Experimenting with Food

Experimenting with Food

When I was 10 years old I had a sudden and debilitating flare of my rheumatoid arthritis. Almost overnight I couldn’t get out of bed and get to the bathroom on my own in the morning. Even after warming up my joints, I could barely stand and walk so I had to borrow the nurse’s wheelchair at school to travel between classes. I was in deep distress and pain.

We visited my rheumatologist and he started tinkering with my medications, but there was no immediate improvement. Out of hope and desperation, my mother took me to an allergist because of theories that extreme allergic reactions caused rheumatoid arthritis.

No Dairy

The doctor convinced us to try a radical diet and remove all dairy. He said to try it for six weeks and see how I felt. We began with such hope, but how I missed drinking milk and having butter on my morning toast. Then Thanksgiving came and I couldn’t eat my favorite food—mashed potatoes!

We waited and hoped, while my RA agony continued. And it did not improve at all, so we went back to the doctor. He wanted to try more tests, more diets—but we had had enough. Instead, I had a cortisone shot deep into my flaring right hip. Ta da! I practically hopped out of the procedure room!

Although diet changes did not work at that time, I never have been able to eradicate the niggling question in the back of my mind. What if? It almost seems magical—that some specific food combination would poof my pain and joint deformities away. I do know that my body dislikes some foods and feels the reactions, primarily in my gut and sinuses (as allergies).

Trying a Vegan Diet

Several years ago I auditioned for a study examining the effects of a vegan diet on people with rheumatoid arthritis. I ended up deciding not to participate because of logistical reasons (the reporting requirements and meetings were too time-consuming) but decided to try the diet on my own. For six months I cut out meat and dairy.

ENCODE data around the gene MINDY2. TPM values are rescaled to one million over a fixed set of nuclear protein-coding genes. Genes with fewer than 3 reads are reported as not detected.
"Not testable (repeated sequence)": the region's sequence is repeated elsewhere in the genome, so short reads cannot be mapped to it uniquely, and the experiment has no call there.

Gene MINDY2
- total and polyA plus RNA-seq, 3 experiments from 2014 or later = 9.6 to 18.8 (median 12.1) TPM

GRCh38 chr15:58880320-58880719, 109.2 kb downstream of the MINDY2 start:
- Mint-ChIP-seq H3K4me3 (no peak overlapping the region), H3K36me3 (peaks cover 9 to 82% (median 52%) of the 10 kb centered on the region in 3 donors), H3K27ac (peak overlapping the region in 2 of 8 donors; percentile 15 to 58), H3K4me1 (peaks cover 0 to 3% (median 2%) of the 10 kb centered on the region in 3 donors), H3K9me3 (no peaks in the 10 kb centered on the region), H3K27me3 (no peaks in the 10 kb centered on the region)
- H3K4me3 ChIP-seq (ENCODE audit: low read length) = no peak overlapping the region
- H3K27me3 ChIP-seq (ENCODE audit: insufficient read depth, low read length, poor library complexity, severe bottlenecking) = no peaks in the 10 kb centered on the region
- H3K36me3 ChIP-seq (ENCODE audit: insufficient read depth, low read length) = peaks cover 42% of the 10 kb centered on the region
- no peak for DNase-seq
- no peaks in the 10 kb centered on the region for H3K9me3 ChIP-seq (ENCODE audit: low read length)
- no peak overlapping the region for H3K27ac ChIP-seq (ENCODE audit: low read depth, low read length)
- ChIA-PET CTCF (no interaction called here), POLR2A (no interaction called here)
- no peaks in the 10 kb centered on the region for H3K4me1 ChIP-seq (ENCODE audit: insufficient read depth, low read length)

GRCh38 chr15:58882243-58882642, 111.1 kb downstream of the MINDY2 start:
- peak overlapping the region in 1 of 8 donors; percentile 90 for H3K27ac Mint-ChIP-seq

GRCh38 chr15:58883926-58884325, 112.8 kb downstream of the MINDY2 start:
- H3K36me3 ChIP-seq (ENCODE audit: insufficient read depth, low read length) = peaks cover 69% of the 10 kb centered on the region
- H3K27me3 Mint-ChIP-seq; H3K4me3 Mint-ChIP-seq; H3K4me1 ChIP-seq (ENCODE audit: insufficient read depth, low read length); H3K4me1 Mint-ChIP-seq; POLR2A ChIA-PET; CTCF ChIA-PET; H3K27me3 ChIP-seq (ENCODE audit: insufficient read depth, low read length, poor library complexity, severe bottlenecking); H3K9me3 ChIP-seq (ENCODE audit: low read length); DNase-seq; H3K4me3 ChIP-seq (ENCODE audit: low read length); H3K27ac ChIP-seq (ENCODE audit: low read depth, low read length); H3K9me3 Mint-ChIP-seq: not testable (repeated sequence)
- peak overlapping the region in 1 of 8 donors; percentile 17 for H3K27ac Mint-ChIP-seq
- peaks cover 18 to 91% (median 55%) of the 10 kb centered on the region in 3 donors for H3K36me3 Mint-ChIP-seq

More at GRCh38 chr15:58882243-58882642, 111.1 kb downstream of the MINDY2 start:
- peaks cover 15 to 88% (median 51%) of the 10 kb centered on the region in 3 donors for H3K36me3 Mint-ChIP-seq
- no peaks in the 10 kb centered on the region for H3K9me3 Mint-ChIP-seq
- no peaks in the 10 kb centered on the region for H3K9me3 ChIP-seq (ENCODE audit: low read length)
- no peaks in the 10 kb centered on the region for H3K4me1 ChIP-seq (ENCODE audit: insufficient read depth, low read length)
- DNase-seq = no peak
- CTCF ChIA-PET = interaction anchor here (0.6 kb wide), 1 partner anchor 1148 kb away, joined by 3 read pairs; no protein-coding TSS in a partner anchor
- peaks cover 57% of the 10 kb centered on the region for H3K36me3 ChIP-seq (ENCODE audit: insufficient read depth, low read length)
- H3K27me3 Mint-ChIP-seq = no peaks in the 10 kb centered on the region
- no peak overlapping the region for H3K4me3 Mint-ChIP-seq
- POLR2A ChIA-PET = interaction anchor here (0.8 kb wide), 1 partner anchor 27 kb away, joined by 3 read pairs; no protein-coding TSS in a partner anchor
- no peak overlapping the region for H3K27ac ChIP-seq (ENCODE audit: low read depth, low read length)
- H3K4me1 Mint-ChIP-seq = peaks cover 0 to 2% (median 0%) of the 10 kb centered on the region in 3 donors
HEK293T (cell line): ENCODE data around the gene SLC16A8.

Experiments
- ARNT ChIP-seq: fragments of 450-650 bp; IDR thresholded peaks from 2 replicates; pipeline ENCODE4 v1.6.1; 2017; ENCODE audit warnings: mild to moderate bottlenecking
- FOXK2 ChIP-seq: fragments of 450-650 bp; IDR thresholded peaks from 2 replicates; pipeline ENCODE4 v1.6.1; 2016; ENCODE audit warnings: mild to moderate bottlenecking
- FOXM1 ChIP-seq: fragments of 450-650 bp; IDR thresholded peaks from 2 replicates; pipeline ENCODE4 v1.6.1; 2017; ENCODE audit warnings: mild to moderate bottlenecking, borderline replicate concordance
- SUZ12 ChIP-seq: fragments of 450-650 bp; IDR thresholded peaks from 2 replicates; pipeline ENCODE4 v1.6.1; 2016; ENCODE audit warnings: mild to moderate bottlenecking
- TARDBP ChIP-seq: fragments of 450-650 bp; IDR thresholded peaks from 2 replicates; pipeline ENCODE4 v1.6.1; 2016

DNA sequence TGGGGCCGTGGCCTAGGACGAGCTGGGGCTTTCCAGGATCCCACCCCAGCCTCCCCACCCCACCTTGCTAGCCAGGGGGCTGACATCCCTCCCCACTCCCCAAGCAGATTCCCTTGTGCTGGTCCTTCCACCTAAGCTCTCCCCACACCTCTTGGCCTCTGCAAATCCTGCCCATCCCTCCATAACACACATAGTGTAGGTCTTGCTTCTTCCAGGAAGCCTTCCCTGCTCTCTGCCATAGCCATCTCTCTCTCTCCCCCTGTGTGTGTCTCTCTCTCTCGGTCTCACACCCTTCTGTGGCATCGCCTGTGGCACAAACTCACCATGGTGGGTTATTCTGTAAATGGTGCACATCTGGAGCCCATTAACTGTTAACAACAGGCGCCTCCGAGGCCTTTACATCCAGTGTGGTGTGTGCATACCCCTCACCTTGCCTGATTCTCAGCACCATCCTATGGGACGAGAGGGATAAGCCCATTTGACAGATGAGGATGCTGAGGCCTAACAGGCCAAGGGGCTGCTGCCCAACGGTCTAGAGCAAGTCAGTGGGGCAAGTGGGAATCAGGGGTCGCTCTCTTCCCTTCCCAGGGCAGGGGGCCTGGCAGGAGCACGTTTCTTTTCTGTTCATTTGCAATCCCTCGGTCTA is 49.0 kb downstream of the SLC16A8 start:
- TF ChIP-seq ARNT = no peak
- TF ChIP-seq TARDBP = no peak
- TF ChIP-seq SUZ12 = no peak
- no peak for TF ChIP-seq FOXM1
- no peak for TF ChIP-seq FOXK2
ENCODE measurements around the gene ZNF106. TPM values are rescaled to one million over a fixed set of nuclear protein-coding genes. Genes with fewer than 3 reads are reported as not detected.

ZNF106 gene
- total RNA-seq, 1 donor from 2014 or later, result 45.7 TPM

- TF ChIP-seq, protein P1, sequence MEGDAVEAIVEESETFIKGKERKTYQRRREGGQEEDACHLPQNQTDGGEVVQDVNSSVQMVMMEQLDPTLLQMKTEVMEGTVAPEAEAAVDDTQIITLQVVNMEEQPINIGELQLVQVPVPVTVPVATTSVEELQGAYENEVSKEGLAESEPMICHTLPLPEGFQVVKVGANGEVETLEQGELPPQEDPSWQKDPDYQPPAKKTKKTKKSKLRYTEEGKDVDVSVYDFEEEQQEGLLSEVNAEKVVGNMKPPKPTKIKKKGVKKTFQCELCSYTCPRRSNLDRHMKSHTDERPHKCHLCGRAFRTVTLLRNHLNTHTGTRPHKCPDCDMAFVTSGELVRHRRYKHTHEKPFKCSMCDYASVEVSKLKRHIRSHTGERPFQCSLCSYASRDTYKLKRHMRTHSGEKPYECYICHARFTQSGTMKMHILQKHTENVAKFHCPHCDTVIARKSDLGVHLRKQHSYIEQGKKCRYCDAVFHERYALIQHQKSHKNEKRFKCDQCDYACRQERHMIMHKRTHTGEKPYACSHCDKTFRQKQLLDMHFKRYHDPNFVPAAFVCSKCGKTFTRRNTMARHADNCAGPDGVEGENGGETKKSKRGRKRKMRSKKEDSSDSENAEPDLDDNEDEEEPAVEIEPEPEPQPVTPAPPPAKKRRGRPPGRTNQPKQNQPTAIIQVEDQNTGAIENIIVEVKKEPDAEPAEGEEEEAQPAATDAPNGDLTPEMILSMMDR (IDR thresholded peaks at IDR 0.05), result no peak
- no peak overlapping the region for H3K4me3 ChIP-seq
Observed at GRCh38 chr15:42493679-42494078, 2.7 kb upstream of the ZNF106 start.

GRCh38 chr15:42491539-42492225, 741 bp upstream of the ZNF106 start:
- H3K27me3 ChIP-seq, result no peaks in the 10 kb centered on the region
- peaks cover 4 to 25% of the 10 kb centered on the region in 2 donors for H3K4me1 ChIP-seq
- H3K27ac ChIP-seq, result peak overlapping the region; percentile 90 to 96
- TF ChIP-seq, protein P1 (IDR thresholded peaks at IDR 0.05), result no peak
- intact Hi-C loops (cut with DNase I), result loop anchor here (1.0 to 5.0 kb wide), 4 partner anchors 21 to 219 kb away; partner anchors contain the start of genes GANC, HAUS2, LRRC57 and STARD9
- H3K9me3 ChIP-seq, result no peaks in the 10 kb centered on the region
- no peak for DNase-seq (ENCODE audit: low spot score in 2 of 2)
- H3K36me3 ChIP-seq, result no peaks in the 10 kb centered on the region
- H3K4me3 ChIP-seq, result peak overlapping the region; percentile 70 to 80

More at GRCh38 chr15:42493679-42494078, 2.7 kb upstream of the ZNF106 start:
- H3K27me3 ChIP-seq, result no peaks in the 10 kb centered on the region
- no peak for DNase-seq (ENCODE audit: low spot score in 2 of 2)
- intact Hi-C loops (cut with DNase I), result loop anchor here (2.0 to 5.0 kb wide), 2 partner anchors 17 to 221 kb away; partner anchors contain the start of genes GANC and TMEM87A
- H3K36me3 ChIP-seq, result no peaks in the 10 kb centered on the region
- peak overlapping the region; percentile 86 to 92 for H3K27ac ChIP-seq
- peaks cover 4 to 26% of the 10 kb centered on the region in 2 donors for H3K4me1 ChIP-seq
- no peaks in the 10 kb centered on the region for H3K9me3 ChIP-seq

On the plus side, I discovered some wonderful cookbooks and recipes. (We still enjoy the vegan tortilla soup recipe to this day!) But unfortunately, I did not experience any changes in my rheumatoid arthritis symptoms. I did have some positive changes in my digestion and eating a lot more vegetables, but it was harder to feel full and get enough protein.

Lack of protein ended pushing me back into non-vegan eating, as I have already experienced periodic bouts of anemia. We decided that eating some meat was beneficial to my health overall. I also have to say that I never got over missing a splash of milk in my tea and the occasional slice of cheese.

Keep Trying

In the end, I have not found any diet to be a panacea for my RA. Rather, I think I’m at my healthiest when I eat a balanced diet with good oils and light proteins. My weaknesses are too much cheese, sugar, and carbs, but if I keep those cravings in check I feel good with what I eat.

While I have not ruled out trying other special diets in the future, I pretty much feel that I have given it a good try and do not have any expectations of huge changes from dietary experiments. However, I do firmly believe that everybody is different, and reacts differently to foods, environment etc. With our unique chemistry, some diets work for people that do not work for others. From my perspective, it’s all about experimenting to find out what works best for you.

This article represents the opinions, thoughts, and experiences of the author; none of this content has been paid for by any advertiser. The RheumatoidArthritis.net team does not recommend or endorse any products or treatments discussed herein. Learn more about how we maintain editorial integrity here.

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